Q: What do 5,000 megawatts of solar and wind energy,1 the building of a new coal-fired power plant in Southwest Virginia,2 the creation of the Fort Monroe Authority3 and the development of intercity passenger rail4 have in common? A: All of them have at one time or another been found to be in the public interest […]

WestRock paper mill

Ongoing Potomac aquifer worries drive wave of new laws

By: - February 3, 2020

From banning hydraulic fracturing in the eastern part of the state to restricting the water reserves from which certain wells can draw, lawmakers in both parties and both chambers this session are moving to protect Virginia’s vulnerable Potomac aquifer. “It’s a significant issue,” Sen. Richard Stuart, R-Stafford, told the Senate Agriculture, Chesapeake and Natural Resources […]

House puts carbon cap-and-trade gears in motion with RGGI bill vote

By: - January 31, 2020

After a few false starts, carbon cap-and-trade legislation began moving Thursday night with a favorable vote by the House Energy Subcommittee. Along party lines, the subcommittee passed House Majority Leader Charniele Herring’s Clean Energy and Community Flood Preparedness Act, which would bring Virginia into the Regional Greenhouse Gas Initiative. A 10-state compact that aims to […]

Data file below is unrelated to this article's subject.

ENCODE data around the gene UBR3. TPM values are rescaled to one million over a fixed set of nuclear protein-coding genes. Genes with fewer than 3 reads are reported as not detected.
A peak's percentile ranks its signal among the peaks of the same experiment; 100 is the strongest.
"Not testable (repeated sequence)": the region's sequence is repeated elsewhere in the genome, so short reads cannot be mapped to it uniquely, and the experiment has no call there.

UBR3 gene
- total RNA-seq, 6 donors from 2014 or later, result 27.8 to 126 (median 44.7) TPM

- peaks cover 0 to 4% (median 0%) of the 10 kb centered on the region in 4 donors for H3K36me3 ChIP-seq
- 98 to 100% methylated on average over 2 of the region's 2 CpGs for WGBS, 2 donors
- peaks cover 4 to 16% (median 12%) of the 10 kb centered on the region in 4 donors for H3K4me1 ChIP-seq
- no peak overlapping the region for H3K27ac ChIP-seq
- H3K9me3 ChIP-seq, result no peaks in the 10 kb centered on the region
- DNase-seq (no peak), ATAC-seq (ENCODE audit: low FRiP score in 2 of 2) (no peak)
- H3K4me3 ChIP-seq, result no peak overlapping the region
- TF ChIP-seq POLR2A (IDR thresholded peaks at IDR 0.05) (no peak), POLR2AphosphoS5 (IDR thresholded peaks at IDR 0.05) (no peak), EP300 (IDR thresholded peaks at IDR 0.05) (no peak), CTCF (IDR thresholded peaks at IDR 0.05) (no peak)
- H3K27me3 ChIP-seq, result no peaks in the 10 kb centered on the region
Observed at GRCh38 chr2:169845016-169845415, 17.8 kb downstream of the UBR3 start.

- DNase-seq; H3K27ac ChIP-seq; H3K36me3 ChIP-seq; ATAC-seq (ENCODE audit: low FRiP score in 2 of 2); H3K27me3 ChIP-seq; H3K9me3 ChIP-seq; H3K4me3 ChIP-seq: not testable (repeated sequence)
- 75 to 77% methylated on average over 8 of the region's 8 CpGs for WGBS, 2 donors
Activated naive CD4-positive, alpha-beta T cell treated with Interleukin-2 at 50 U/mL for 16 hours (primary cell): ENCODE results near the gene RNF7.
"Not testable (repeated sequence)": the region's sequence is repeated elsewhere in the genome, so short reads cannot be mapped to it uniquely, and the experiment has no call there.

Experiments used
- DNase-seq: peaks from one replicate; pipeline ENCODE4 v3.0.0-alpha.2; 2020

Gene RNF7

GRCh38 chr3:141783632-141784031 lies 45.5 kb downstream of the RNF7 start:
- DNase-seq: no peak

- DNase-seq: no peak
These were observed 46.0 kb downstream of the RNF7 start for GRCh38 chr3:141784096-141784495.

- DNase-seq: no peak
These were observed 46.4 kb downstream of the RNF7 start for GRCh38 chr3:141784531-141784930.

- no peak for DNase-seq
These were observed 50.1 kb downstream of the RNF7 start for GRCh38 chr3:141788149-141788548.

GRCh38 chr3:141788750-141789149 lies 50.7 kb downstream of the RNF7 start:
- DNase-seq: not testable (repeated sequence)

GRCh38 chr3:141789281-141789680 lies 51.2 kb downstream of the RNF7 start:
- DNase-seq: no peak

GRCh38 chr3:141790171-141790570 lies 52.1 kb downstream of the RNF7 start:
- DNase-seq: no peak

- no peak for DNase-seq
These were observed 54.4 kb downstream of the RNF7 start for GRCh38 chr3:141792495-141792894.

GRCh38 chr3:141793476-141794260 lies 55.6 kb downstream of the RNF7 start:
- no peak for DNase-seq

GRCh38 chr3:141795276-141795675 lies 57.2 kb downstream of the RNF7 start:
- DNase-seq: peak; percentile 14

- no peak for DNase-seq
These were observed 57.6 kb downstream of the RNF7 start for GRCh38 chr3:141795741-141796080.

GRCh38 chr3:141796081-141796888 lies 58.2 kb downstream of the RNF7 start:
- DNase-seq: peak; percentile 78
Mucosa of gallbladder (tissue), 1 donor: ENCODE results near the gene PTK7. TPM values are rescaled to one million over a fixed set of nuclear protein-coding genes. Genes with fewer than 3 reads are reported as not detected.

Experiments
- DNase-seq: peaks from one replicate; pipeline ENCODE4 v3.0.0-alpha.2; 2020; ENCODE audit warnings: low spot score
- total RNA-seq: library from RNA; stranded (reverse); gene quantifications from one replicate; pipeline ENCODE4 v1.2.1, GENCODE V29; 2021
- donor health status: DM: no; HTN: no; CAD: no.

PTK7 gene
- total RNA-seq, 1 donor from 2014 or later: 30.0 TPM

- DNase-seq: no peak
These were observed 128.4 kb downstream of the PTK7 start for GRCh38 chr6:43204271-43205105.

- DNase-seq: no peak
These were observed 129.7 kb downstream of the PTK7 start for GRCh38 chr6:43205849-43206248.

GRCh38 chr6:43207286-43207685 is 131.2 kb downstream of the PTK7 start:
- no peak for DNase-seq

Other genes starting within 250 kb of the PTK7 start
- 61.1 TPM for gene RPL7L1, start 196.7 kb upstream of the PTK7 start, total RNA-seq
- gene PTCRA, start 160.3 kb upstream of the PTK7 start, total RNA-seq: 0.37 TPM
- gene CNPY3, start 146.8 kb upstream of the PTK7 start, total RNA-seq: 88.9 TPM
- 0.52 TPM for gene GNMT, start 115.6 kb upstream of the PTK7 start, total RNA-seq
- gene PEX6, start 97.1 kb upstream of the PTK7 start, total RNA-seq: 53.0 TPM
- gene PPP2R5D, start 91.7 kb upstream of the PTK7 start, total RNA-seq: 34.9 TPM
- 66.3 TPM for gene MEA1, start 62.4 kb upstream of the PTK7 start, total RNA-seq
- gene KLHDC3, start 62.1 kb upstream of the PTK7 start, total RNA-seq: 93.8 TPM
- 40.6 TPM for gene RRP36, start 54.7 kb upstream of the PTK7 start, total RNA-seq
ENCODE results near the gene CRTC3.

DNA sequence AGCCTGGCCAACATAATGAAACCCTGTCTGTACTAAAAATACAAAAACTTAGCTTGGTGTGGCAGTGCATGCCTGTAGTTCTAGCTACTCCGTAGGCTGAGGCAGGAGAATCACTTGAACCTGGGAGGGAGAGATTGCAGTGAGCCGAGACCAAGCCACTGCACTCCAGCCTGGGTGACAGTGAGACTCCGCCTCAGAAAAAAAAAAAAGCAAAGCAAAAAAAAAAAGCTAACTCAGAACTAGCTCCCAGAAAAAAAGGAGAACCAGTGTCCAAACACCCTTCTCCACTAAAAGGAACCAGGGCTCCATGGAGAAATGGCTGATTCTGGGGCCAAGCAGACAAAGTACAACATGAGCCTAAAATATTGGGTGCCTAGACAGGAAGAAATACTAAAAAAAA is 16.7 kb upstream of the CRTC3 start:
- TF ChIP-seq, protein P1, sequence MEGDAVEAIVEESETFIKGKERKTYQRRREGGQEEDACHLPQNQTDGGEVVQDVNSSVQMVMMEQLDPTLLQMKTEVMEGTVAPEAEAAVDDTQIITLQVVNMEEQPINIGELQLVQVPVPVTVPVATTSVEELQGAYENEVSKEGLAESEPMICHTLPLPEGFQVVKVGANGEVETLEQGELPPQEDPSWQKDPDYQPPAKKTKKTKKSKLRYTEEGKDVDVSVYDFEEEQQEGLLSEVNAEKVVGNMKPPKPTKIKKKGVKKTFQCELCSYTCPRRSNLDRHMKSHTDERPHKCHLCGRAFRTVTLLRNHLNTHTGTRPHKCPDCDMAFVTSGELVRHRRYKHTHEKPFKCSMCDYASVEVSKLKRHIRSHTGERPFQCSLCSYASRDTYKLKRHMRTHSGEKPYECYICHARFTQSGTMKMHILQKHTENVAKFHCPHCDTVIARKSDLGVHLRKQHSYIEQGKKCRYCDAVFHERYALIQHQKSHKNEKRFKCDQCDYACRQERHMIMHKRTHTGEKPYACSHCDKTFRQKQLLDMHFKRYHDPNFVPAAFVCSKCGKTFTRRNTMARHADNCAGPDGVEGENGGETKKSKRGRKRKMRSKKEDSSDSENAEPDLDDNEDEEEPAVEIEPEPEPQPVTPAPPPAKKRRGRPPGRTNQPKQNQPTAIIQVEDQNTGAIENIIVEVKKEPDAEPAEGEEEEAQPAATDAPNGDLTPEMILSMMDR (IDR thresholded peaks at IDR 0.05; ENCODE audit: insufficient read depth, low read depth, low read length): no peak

Senate subcommittee rejects energy competition proposals

By: - January 30, 2020

A Senate subcommittee on Wednesday voted down proposals to expand retail competition in Virginia’s energy markets. “We have traditionally avoided what I would call a partial deregulation,” said Sen. Tommy Norment, R-James City, one of the five senators on the newly formed energy subcommittee. “This is partial deregulation. … There is no way you will […]

Port of Va. to lease land to Danish wind company for East Coast hub

By: - January 28, 2020

With an eye to becoming the East Coast hub for the fledgling U.S. offshore wind industry, Virginia on Tuesday morning signed a deal with Danish wind energy giant Ørsted to lease land at the Portsmouth Marine Terminal for a staging and equipment site. “We have the potential to drive offshore wind for Virginia, but also […]